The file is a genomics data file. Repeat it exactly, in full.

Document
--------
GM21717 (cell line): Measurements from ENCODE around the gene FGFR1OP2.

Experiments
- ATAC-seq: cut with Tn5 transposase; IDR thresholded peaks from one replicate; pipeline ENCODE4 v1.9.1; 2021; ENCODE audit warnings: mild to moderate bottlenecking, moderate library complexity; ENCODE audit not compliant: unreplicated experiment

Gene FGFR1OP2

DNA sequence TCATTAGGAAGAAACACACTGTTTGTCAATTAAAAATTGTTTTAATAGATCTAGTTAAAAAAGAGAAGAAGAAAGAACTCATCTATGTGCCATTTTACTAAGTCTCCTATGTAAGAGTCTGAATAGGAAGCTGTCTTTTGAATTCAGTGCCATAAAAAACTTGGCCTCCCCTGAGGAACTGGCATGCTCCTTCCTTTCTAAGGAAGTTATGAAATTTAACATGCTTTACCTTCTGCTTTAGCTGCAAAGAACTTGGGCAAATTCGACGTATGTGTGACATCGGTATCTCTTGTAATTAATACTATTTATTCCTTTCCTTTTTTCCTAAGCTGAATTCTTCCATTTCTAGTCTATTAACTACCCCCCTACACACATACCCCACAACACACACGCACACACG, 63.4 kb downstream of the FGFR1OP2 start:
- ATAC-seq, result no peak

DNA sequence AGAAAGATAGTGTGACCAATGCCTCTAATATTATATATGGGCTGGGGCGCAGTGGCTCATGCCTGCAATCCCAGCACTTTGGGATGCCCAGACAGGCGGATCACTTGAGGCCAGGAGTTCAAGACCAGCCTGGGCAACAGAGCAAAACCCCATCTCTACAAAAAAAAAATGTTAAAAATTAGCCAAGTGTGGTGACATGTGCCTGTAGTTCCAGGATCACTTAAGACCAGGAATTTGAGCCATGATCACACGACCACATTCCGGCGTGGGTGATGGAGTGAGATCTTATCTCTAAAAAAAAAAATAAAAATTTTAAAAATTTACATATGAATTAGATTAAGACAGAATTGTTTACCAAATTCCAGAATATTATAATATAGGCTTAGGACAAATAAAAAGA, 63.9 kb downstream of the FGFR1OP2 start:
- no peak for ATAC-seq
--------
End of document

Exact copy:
GM21717 (cell line): Measurements from ENCODE around the gene FGFR1OP2.

Experiments
- ATAC-seq: cut with Tn5 transposase; IDR thresholded peaks from one replicate; pipeline ENCODE4 v1.9.1; 2021; ENCODE audit warnings: mild to moderate bottlenecking, moderate library complexity; ENCODE audit not compliant: unreplicated experiment

Gene FGFR1OP2

DNA sequence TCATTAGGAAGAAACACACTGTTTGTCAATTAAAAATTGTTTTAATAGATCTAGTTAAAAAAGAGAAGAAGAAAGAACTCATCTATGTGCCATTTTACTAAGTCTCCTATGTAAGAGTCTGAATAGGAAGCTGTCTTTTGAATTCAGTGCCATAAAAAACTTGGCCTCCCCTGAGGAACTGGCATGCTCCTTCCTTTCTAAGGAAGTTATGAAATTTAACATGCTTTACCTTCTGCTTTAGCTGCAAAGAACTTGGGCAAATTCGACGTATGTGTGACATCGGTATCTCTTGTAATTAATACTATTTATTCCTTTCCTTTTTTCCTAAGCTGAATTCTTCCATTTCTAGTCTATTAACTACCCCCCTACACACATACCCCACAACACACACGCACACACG, 63.4 kb downstream of the FGFR1OP2 start:
- ATAC-seq, result no peak

DNA sequence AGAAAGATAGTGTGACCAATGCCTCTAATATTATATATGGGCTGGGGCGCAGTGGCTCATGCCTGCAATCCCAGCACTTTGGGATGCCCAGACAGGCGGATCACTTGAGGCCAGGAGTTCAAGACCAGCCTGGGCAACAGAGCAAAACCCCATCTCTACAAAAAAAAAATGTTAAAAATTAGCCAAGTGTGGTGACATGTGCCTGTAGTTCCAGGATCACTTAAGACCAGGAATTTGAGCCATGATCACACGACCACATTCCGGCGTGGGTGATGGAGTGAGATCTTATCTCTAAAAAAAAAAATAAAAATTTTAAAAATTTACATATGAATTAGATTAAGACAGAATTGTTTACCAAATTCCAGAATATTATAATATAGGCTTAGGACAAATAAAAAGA, 63.9 kb downstream of the FGFR1OP2 start:
- no peak for ATAC-seq